Thus, it suffices to show that *i* = j**.
We do this by exhibiting a chain homotopy *h*
from *i* to *j* considered as maps from *S(X)* to
*S(X × I)*. Thus, *h*
will be a map from *S(X)* to *S(X × I)* of degree 1,
such that *dh+hd = i-j*.
Elements of *S(X)* are (linear combinations of) maps *s*
from a (solid) simplex *A* into *X*.
Define *h(s) = (s × 1) k(A)* where *k* is the
map defined in the proof of the lemma, viewed as a linear combination
of maps into *A × I* and 1 is the identity on *I*.
We find *(dh+hd)(s) = (s × 1)(dk+kd)(A) = (s × 1)(i-j)(A) =
(i-j)(s)*. QED

The second result here is that H_1 equals pi_1 made Abelian, that is, the first homology group of a space (for singular homology) equals the quotient of the fundamental group by its commutator subgroup.

**Theorem**
*H_1(X)* is the quotient of *P(X,x)*
by its commutator subgroup.

**Proof**
Let *P(X;x)* be the fundamental group of *X*
and let *H_1(X)* be the first homology group. We find a
homomorphism *h : P(X;x) -> H_1(X)* as follows.
A map *f : I -> X* with *f(0) = f(1) = x* is a singular
simplex of dimension 1, so we can let *h* map the homotopy
class of *f* to the homology class of *f*.
This is well-defined: we can view *f* as a map from the circle
*S(1)* into *X*, and then find a map
*f* : H(S(1)) -> H(X)*, and as we just saw, *f** only
depends on the homotopy class of *f*. Let *e : I -> S(1)*
be the map sending *t* to *exp(2 pi i t)*. It is a
singular simplex and hence represents an element of *H(S(1))*.
The image *f*(e)* is an element of *H(X)*, that has
representative *f*. Thus *h* is well-defined.

Moreover, *h* is a homomorphism. Indeed, we have to check that
*h(f#g) = h(f)+h(g)*, that is, that *f + g - f#g = 0*
in *H_1(X)*, that is, that *f + g - f#g* is a boundary,
and clearly it is.

Remains to show that the commutator subgroup of *P(X,x)* is
the full kernel of *h*. To this end we construct a left inverse
*h'* to *h* from *H_1(X)* into *AP(X,x)*,
the quotient of *P(X,x)* by its commutator subgroup.
The elements of *H_1(X)* are equivalence classes of
1-cycles in *S(X)*, and these equivalence classes of 1-cycles
have representatives that have boundary contained in *{x}*.
Given such a 1-cycle *z*, let *h'* map it to *z*,
regarded as a path in *X*. We have to show that this is well-defined,
that is, that *z* is null-homotopic (0 in *AP(X,x)*)
when it is a boundary. But that is clear. QED

Let *A -> B -> C* be a chain of Abelian groups, connected
by mappings *f : A -> B* and *g : B -> C*.
The chain is called *exact* at *B* when
the image of *f* equals the kernel of *g*.
A longer chain is called exact when it is exact at the middle
of each 3-term subsequence. An exact sequence of chain complexes
is a sequence of morphisms of chain complexes giving an exact
sequence of Abelian groups for each index.

**Theorem**
Given a short exact sequence *0 -> C -> D -> E -> 0*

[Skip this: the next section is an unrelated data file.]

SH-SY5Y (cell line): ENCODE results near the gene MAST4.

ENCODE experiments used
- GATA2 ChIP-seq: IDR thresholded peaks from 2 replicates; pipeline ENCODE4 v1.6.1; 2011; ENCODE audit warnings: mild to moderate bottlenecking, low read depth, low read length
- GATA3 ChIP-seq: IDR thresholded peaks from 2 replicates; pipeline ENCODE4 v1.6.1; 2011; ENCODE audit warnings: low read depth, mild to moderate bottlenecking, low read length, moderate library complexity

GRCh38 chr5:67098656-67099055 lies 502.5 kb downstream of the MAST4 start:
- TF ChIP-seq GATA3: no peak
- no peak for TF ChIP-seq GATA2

of chain complexes, we find a long exact sequence
* ... -> H_i(C) -> H_i(D) -> H_i(E) -> H_(i-1)(C) -> ...*.
The correspondence is functorial: a morphism between two
short exact sequences is mapped to a morphism between two
long exact sequences, where a morphism of exact sequences
is a collection of mappings making all squares commute.

**Proof**
We already saw that a morphism *C -> D* gives a
morphism *H(C) -> H(D)*. Our first task is to define
the map *H_i(E) -> H_(i-1)(C)*.

Given *z* in *Z_i(E)*, we find *y* in
*C_i(D)* of which it is the image. Since *dz = 0*
the element *dy* has zero image in *E_(i-1)*
and hence is the image of a unique element *x* in
*C_(i-1)*. Moreover, *dx* has image
*ddy = 0*, so *dx = 0*, i.e., *x*
is a cycle. Map the homology class of *z*
to that of *x*. This is well-defined:
if we replace *y* by *y'* with the same image *z*,
then *y'-y* is the image of a *x'* in *C_i*
and *x* becomes *x+dx'*, which lies in the same
homology class. And if we change *z* by a boundary:
*z' = z + dz''* with *z''* in *E_(i+1)*, then
*y* is changed by an element *dy''*, where
*z''* is the image of *y''*, so that *dy* is
not changed at all.

Thus we find a function from *H_i(E)* to *H_(i-1)(C)*,
and one quickly verifies that it is a homomorphism.

Remains to verify exactness at each point, and functoriality. Let us leave that as an exercise.

**Exercise** Prove that the above long sequence is exact
at each point. Prove that the construction behaves well under
morphisms.

As a special example of the situation of the previous section
we have the case of two simplicial complexes *B,C*
of which the union again is a simplicial complex *D*.
Let their intersection be *A*. Then we have a short
exact sequence *0 -> A -> B+C -> D -> 0*
(where *+* denotes direct sum) if we define the arrows
by mapping *a* to *(a,-a)* and *(b,c)*
to *b+c*.

Consequently, we find a long exact sequence, called the
*Maier-Vietoris sequence*,
*... -> H_i(A) -> H_i(B)+H_i(C) -> H_i(D) -> H_(i-1)(A) -> ...*.

This enables one to compute the homology *H_i(D)*
of a union of two complexes, given the homology of these
complexes and that of their intersection.

For example, look at the reduced homology of the n-sphere *S = S(n)*.